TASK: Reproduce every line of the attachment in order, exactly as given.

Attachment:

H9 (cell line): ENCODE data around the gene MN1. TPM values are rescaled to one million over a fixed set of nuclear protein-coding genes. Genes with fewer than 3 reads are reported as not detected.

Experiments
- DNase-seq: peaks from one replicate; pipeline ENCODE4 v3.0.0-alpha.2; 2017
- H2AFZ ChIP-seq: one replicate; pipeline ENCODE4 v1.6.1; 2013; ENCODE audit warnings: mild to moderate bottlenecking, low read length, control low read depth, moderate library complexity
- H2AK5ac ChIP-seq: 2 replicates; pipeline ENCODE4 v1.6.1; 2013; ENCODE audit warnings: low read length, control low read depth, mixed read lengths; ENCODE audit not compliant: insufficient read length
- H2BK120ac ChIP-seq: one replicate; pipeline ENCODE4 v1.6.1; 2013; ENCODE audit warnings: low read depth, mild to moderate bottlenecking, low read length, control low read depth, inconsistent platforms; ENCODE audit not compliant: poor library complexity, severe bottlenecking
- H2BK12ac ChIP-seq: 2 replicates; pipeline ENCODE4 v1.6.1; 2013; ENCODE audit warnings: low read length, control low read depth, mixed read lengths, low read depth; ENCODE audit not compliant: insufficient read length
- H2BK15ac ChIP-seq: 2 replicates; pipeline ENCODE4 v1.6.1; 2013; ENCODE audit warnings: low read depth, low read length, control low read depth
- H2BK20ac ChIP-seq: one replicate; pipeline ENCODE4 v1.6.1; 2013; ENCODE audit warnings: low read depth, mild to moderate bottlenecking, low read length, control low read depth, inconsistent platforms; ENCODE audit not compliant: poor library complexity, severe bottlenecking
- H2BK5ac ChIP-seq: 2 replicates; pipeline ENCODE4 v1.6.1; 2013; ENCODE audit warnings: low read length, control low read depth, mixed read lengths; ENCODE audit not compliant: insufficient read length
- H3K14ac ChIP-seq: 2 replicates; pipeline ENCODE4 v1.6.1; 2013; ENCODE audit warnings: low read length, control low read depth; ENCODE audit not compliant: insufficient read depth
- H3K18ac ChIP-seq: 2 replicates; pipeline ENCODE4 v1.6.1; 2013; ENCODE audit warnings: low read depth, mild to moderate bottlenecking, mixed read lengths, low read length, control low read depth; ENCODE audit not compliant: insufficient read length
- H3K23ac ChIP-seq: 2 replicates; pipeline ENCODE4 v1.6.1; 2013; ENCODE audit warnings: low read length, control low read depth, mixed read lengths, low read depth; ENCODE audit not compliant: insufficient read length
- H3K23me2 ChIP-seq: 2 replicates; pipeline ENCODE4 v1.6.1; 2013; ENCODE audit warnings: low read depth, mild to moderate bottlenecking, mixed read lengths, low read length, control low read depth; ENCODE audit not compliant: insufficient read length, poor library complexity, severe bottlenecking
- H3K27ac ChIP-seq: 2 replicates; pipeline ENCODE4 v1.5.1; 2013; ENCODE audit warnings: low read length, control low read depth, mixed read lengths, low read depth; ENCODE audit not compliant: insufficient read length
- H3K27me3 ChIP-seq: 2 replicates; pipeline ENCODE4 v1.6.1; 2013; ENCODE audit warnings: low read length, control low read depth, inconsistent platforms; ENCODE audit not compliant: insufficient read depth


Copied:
H9 (cell line): ENCODE data around the gene MN1. TPM values are rescaled to one million over a fixed set of nuclear protein-coding genes. Genes with fewer than 3 reads are reported as not detected.

Experiments
- DNase-seq: peaks from one replicate; pipeline ENCODE4 v3.0.0-alpha.2; 2017
- H2AFZ ChIP-seq: one replicate; pipeline ENCODE4 v1.6.1; 2013; ENCODE audit warnings: mild to moderate bottlenecking, low read length, control low read depth, moderate library complexity
- H2AK5ac ChIP-seq: 2 replicates; pipeline ENCODE4 v1.6.1; 2013; ENCODE audit warnings: low read length, control low read depth, mixed read lengths; ENCODE audit not compliant: insufficient read length
- H2BK120ac ChIP-seq: one replicate; pipeline ENCODE4 v1.6.1; 2013; ENCODE audit warnings: low read depth, mild to moderate bottlenecking, low read length, control low read depth, inconsistent platforms; ENCODE audit not compliant: poor library complexity, severe bottlenecking
- H2BK12ac ChIP-seq: 2 replicates; pipeline ENCODE4 v1.6.1; 2013; ENCODE audit warnings: low read length, control low read depth, mixed read lengths, low read depth; ENCODE audit not compliant: insufficient read length
- H2BK15ac ChIP-seq: 2 replicates; pipeline ENCODE4 v1.6.1; 2013; ENCODE audit warnings: low read depth, low read length, control low read depth
- H2BK20ac ChIP-seq: one replicate; pipeline ENCODE4 v1.6.1; 2013; ENCODE audit warnings: low read depth, mild to moderate bottlenecking, low read length, control low read depth, inconsistent platforms; ENCODE audit not compliant: poor library complexity, severe bottlenecking
- H2BK5ac ChIP-seq: 2 replicates; pipeline ENCODE4 v1.6.1; 2013; ENCODE audit warnings: low read length, control low read depth, mixed read lengths; ENCODE audit not compliant: insufficient read length
- H3K14ac ChIP-seq: 2 replicates; pipeline ENCODE4 v1.6.1; 2013; ENCODE audit warnings: low read length, control low read depth; ENCODE audit not compliant: insufficient read depth
- H3K18ac ChIP-seq: 2 replicates; pipeline ENCODE4 v1.6.1; 2013; ENCODE audit warnings: low read depth, mild to moderate bottlenecking, mixed read lengths, low read length, control low read depth; ENCODE audit not compliant: insufficient read length
- H3K23ac ChIP-seq: 2 replicates; pipeline ENCODE4 v1.6.1; 2013; ENCODE audit warnings: low read length, control low read depth, mixed read lengths, low read depth; ENCODE audit not compliant: insufficient read length
- H3K23me2 ChIP-seq: 2 replicates; pipeline ENCODE4 v1.6.1; 2013; ENCODE audit warnings: low read depth, mild to moderate bottlenecking, mixed read lengths, low read length, control low read depth; ENCODE audit not compliant: insufficient read length, poor library complexity, severe bottlenecking
- H3K27ac ChIP-seq: 2 replicates; pipeline ENCODE4 v1.5.1; 2013; ENCODE audit warnings: low read length, control low read depth, mixed read lengths, low read depth; ENCODE audit not compliant: insufficient read length
- H3K27me3 ChIP-seq: 2 replicates; pipeline ENCODE4 v1.6.1; 2013; ENCODE audit warnings: low read length, control low read depth, inconsistent platforms; ENCODE audit not compliant: insufficient read depth